"Three's Company" (Season One) Pictures
"Three's Company" [Season One] Review (Posted on 01-17-2014)
A man decides to move in with two girls. The landlord doesn't seem pleased with the idea, despite knowing the nature of platonism and old-fashioned modesty. Still wanting to move in with two lovely women, the man goes to pretend he's gay. That's it, and that's all.
However, the story is barely a sip of the fresh coffee. Alongside this living arrangement comes a string of long-winded hilarity, misunderstandings, "O" faces and "wow" moments that will guarantee to raise eyebrows and make you laugh. In fact, these jokes still register today...along with Chrissy Snow's (Suzanne Somers) outfits.
Former roommate Eleanor was given a farewell party and was rushed to the hospital amid her pregnancy. She gave birth to a boy, but Janet still feels beat from their farewell party. As her and her roommate, Chrissy, set and tidy up to find a new roommate, Chrissy decides to take a shower when she finds a man sleeping the bathtub. The man wakes up and tries to get out of the running water as the girls watch on, speechless. The man introduces himself: Jack Tripper—he was a guest at the party "who knew one of the gate crashers."
Deciding to give Jack some hospitality before leaving, the girl prepare breakfast and dry his clothes. Not liking the rookie skills of their cooking, having tasted their cooking, Jack looks to whip up his own dish and prepares a breakfast that the girls couldn't resist: Eggs Madeira Funjar (if that sounds good, check this
for the recipe). Jack unveils he's currently studying cooking the LA Technical College. During the conversation between the trio, you hear Jack mentioning trotting before galloping. According to IMDB:
"During the pilot episode, Jack says: 'Well, you know you have to learn to trot before you can gallop... who said that?' and the audience laughs. This was John Ritter's way of paying homage to his late father, Tex Ritter."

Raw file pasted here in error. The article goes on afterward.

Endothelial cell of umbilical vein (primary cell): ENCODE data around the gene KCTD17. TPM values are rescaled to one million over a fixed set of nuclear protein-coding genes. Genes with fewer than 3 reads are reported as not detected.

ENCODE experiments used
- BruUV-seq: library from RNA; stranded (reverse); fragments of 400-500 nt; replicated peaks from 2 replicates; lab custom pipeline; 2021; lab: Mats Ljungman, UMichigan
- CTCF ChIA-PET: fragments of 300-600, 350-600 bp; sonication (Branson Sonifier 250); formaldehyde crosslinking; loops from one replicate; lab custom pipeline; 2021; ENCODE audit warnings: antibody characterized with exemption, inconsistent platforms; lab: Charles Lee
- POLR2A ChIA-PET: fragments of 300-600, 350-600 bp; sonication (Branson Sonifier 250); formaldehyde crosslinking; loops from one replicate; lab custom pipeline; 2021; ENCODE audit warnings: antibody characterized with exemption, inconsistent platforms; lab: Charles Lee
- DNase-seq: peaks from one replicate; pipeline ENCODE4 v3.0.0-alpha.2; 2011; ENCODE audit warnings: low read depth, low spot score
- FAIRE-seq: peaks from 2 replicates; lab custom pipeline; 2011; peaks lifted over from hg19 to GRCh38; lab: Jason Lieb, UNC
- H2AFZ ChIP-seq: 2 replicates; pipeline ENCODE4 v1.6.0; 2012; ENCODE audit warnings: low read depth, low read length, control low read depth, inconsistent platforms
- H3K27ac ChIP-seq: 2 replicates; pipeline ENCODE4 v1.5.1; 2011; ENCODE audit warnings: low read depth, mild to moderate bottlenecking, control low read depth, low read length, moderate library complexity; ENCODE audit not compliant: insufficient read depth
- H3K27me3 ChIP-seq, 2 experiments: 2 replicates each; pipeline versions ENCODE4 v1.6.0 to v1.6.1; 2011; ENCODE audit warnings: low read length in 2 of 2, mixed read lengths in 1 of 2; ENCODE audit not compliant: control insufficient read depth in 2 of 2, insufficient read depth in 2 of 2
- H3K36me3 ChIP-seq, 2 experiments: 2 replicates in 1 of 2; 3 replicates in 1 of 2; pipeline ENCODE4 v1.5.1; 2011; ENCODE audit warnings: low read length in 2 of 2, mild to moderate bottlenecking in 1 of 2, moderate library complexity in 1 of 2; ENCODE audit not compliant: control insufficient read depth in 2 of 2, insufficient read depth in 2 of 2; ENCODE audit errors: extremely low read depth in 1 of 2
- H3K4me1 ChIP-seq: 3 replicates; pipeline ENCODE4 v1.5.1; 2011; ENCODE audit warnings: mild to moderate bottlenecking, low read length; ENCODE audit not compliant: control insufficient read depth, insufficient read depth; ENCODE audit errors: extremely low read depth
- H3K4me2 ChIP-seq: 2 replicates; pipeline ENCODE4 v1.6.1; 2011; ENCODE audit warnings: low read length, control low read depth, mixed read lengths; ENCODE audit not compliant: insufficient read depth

While landlord Stanley Roper complains about the ruckus last night caused by the tenants above them—Janet and Chrissy—Helen Roper went upstairs just to give a friendly warning about to Janet about not being too noisy at night. As Jack was looking for wine to add to his gourmet recipe, Mrs. Roper wanted to know who "he" was. Convinced it was a man, based off of his chest hairs, Mr. Roper remained skeptical and looks to witness for himself.
"Are you sure it was a man, not a woman? They all look alike nowadays."
- Mr. Roper
While a potential third roommate shows up to look at the apartment, Patricia Crawford didn't mind the look and feel of the place. Since Janet and Chrissy didn't feel she was a good fit, Mr. Roper shows up, and mistaking Patricia for "the other person" (Jack), he tries to get Patricia to strip off for him. Mr. Roper wasn't convinced until he began poking her chest and getting hit with Patty's handbag. Mr. Roper runs off as Janet and Chrissy laugh it off now that Patricia doesn't feel right living in with them (everything happens for a reason, doesn't it?).
Having tasted Jack's gourmet-quality breakfast dish, Janet and Chrissy breakdown the pluses and minuses knowing that a man like Jack is available to acquire as a roommate. In addition to his excellent cooking, Jack hopes to open a restaurant "to people who can appreciate high prices."
Right when the Ropers show up, they were confused who the *third* person was—man or woman. Introducing himself, Jack tells Mr. Roper he's moving with the girls, but Mr. Roper forbids him. As Jack puts on his pants, he goes over to take another shot at Mr. Roper when he receives great news: Mr. Roper finally allows him to move in, and Mrs. Roper made sure Jack feels at home at all times. Who convinced Mr. Roper? It was Janet. It wasn't because Jack was a decent young man, Janet was the one who told Roper that he's gay.
Now that you've got a better feel for their living arrangements, Jack, Janet and Chrissy live on together in which all three, or sometimes one of them, blossom one of the most hilarious blunders and situations one can ever find themselves in. Writing them and some of the dialogue will spoil most of it so I've provided a hand-written descriptions of each of the episodes below (the same descriptions founded on the episode menu of the DVD). Nevertheless, I will mention the following which you, the new/old fans, will take note.
- Episode 2 is the very first look at the Reagle Beagle. It is also the same episode where there was never a scene shot at the Ropers' residence.
- Jack says "Goodnight, John Boy" at the end of the second episode. It was a poke of John Ritter's role, playing Reverend Fordwick from the hit show The Waltons (1971).
- On the third episode, as Mr. Roper walks in to have Chrissy move to the kitchen to have a personal talk with Jack, a chalice can be found on the table behind the couch.